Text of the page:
If patients draw down their lifestyle to live within the means of the reduced cardiac output, then progression into congestive cardiac failure (CCF) is slowed down, but if things continue to progress, a point will be reached where there is no adequate cardiac output, and dyspnoea will develop, with ankle oedema and other signs of congestive cardiac failure.

    The message from Cheney is clear: in order to stay relatively stable, it is essential for the ME/CFS patient not to create metabolic demand that the low cardiac output cannot match.

    A mismatch between metabolic demand and cardiac output, even very briefly, will kill. A major cause of death in ME/CFS is heart failure.
  4. Andrew

    Andrew Senior Member

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    I am glad that Nancy Klimas goes to the trouble to understand exercise and CFS, but I'm disappointed in the fast and loose way she has or presenting topics. Check out my blog here and there's an article about exercise.
  5. penny

    penny Senior Member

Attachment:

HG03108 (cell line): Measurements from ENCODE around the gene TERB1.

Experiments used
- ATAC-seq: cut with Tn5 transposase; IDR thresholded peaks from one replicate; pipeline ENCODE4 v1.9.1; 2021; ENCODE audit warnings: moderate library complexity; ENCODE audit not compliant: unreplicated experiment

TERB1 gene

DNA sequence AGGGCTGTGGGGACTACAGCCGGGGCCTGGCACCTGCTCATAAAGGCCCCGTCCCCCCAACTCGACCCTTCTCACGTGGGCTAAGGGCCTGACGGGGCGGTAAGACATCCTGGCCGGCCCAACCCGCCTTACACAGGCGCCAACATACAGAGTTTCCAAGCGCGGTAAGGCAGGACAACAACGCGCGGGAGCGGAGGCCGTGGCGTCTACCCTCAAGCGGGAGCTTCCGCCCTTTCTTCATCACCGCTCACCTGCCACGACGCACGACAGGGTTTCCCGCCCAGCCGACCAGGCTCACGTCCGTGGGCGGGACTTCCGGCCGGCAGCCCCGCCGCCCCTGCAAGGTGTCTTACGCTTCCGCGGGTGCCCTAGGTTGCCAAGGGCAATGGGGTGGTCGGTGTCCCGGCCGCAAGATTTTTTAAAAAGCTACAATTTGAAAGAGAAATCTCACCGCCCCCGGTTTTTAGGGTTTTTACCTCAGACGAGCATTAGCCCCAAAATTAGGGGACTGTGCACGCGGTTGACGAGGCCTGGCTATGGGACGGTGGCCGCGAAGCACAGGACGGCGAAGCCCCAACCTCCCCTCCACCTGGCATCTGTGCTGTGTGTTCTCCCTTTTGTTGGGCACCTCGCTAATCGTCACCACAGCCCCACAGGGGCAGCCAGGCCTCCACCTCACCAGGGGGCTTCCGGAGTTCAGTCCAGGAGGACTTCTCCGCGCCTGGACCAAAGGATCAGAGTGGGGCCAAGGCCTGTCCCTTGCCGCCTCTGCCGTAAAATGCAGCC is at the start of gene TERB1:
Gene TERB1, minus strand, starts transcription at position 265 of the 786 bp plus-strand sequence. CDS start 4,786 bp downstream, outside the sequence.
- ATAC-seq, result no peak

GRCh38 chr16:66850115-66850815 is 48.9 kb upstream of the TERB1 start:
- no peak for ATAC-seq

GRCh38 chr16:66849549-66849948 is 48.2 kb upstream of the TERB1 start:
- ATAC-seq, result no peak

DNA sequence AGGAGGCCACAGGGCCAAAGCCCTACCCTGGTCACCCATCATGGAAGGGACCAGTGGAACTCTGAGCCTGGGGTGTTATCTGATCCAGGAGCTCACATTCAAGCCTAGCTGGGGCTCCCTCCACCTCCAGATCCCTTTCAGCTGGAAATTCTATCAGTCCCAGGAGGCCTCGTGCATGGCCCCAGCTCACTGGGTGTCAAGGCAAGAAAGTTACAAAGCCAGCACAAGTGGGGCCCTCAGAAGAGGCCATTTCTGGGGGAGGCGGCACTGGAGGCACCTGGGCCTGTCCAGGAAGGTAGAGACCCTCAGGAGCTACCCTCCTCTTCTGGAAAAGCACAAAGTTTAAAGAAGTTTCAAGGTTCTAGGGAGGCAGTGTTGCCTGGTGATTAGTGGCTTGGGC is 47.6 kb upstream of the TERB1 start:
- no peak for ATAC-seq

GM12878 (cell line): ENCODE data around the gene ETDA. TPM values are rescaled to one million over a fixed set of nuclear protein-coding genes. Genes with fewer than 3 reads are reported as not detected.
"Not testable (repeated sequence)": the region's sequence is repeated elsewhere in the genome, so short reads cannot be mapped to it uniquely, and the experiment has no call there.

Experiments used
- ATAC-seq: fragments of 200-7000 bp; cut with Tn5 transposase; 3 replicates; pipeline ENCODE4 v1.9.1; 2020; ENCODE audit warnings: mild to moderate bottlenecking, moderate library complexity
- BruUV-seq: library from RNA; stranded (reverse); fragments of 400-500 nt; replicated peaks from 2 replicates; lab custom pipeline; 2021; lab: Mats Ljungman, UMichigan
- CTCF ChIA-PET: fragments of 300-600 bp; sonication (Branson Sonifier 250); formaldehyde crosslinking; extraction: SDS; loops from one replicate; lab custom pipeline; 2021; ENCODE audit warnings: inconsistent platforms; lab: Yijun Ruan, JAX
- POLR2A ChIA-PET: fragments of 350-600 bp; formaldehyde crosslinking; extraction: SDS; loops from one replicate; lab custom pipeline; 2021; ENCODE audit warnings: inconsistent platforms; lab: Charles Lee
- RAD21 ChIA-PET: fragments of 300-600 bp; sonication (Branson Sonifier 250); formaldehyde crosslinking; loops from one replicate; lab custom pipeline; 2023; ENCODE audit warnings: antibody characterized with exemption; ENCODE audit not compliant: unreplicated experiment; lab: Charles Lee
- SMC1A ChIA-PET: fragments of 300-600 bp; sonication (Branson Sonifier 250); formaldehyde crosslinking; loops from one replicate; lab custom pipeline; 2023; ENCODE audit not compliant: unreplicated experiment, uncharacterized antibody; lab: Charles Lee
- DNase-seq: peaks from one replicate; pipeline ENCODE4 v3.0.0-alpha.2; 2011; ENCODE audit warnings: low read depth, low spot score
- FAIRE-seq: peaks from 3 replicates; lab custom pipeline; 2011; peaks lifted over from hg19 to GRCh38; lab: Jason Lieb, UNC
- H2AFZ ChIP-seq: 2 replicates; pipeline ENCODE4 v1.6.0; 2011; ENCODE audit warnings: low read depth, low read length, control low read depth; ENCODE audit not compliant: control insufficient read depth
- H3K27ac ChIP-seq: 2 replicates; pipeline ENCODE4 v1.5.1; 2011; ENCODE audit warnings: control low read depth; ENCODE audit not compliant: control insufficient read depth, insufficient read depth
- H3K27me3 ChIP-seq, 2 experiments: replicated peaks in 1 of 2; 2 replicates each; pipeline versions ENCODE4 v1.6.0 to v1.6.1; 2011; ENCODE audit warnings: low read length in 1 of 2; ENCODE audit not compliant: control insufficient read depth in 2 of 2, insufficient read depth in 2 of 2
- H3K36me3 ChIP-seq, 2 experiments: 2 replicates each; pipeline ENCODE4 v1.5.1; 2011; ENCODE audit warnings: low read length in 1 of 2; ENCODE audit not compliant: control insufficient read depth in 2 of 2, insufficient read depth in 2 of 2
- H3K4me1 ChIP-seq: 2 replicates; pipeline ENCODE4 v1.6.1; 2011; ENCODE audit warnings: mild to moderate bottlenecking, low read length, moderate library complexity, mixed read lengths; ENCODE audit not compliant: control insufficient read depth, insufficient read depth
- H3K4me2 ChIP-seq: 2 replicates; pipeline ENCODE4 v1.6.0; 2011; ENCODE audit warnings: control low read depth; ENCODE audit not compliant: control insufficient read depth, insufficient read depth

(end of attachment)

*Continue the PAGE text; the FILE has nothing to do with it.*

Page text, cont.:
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    Yeah, are they talking exercise or activity? The apparent focus (by the medical establishment) on "exercise" mystifies me. When I have a little more energy or stamina, I don't exercise, I try and do something that I can't normally do, like wash the dishes or do a load of laundry, or even sit up straight (oh the extravagance!).

    Traditional exercise seems like a waste of a very precious resource when one is unable to regularly do activities of daily living.
  6. ixchelkali

    ixchelkali Senior Member

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    Me, too! I try hard to avoid the push/crash cycle, but sometimes when you're out of clean clothes and/or dishes, you just have to wash something. Sometimes there are things that maybe you don't strictly have to do, but really want to, like washing your hair. Or sometimes it's more a matter of survival mode: getting something to eat or drink.

    When you are not quite managing the activities of daily living, it's hard to justify the expenditure of energy on exercise. Which necessary activity do you give up in exchange?

    I understand Nancy Klimas will be discussing how this applies to severe ME/CFS in an upcoming video. I will be interested in watching that one.
  7. justy

    justy Senior Member